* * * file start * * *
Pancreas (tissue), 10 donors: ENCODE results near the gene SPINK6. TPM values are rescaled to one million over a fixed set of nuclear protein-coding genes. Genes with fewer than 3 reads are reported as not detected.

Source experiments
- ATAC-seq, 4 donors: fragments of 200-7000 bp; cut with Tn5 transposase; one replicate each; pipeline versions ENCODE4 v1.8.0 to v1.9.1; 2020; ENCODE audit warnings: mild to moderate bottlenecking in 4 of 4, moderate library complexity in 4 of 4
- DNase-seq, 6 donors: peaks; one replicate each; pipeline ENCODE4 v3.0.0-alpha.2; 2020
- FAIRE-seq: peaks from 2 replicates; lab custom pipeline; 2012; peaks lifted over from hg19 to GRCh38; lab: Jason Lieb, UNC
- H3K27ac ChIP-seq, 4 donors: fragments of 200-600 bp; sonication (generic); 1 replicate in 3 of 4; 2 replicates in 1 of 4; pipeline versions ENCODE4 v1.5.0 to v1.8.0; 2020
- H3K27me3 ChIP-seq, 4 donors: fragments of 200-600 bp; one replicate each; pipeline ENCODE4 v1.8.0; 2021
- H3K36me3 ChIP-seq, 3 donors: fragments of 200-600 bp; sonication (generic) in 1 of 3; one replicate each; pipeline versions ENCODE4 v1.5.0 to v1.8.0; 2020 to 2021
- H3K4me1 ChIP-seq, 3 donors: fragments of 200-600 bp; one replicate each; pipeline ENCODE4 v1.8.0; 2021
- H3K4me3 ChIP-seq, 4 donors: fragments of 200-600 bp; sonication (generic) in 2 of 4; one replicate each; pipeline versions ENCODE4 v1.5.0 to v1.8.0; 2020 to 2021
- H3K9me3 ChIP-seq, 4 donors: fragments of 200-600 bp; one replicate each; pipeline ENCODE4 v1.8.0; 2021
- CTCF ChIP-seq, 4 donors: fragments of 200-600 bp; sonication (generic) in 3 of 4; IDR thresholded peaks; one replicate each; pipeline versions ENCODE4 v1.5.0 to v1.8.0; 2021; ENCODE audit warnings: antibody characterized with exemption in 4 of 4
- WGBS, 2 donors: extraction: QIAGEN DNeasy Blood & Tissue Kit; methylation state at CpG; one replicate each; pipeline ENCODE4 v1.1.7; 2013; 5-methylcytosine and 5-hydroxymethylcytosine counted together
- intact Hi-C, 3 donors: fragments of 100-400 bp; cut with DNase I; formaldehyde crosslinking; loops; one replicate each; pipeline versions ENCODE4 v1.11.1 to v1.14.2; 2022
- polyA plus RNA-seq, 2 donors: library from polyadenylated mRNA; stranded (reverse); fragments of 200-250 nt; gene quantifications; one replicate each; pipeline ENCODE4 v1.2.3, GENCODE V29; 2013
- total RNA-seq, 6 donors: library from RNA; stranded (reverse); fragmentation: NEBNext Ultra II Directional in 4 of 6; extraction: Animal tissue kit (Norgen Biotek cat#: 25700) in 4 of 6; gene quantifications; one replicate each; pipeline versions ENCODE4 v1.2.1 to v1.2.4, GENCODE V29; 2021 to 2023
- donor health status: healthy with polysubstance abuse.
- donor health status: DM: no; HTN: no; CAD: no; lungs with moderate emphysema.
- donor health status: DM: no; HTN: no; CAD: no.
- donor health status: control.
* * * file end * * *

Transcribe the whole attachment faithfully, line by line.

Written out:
Pancreas (tissue), 10 donors: ENCODE results near the gene SPINK6. TPM values are rescaled to one million over a fixed set of nuclear protein-coding genes. Genes with fewer than 3 reads are reported as not detected.

Source experiments
- ATAC-seq, 4 donors: fragments of 200-7000 bp; cut with Tn5 transposase; one replicate each; pipeline versions ENCODE4 v1.8.0 to v1.9.1; 2020; ENCODE audit warnings: mild to moderate bottlenecking in 4 of 4, moderate library complexity in 4 of 4
- DNase-seq, 6 donors: peaks; one replicate each; pipeline ENCODE4 v3.0.0-alpha.2; 2020
- FAIRE-seq: peaks from 2 replicates; lab custom pipeline; 2012; peaks lifted over from hg19 to GRCh38; lab: Jason Lieb, UNC
- H3K27ac ChIP-seq, 4 donors: fragments of 200-600 bp; sonication (generic); 1 replicate in 3 of 4; 2 replicates in 1 of 4; pipeline versions ENCODE4 v1.5.0 to v1.8.0; 2020
- H3K27me3 ChIP-seq, 4 donors: fragments of 200-600 bp; one replicate each; pipeline ENCODE4 v1.8.0; 2021
- H3K36me3 ChIP-seq, 3 donors: fragments of 200-600 bp; sonication (generic) in 1 of 3; one replicate each; pipeline versions ENCODE4 v1.5.0 to v1.8.0; 2020 to 2021
- H3K4me1 ChIP-seq, 3 donors: fragments of 200-600 bp; one replicate each; pipeline ENCODE4 v1.8.0; 2021
- H3K4me3 ChIP-seq, 4 donors: fragments of 200-600 bp; sonication (generic) in 2 of 4; one replicate each; pipeline versions ENCODE4 v1.5.0 to v1.8.0; 2020 to 2021
- H3K9me3 ChIP-seq, 4 donors: fragments of 200-600 bp; one replicate each; pipeline ENCODE4 v1.8.0; 2021
- CTCF ChIP-seq, 4 donors: fragments of 200-600 bp; sonication (generic) in 3 of 4; IDR thresholded peaks; one replicate each; pipeline versions ENCODE4 v1.5.0 to v1.8.0; 2021; ENCODE audit warnings: antibody characterized with exemption in 4 of 4
- WGBS, 2 donors: extraction: QIAGEN DNeasy Blood & Tissue Kit; methylation state at CpG; one replicate each; pipeline ENCODE4 v1.1.7; 2013; 5-methylcytosine and 5-hydroxymethylcytosine counted together
- intact Hi-C, 3 donors: fragments of 100-400 bp; cut with DNase I; formaldehyde crosslinking; loops; one replicate each; pipeline versions ENCODE4 v1.11.1 to v1.14.2; 2022
- polyA plus RNA-seq, 2 donors: library from polyadenylated mRNA; stranded (reverse); fragments of 200-250 nt; gene quantifications; one replicate each; pipeline ENCODE4 v1.2.3, GENCODE V29; 2013
- total RNA-seq, 6 donors: library from RNA; stranded (reverse); fragmentation: NEBNext Ultra II Directional in 4 of 6; extraction: Animal tissue kit (Norgen Biotek cat#: 25700) in 4 of 6; gene quantifications; one replicate each; pipeline versions ENCODE4 v1.2.1 to v1.2.4, GENCODE V29; 2021 to 2023
- donor health status: healthy with polysubstance abuse.
- donor health status: DM: no; HTN: no; CAD: no; lungs with moderate emphysema.
- donor health status: DM: no; HTN: no; CAD: no.
- donor health status: control.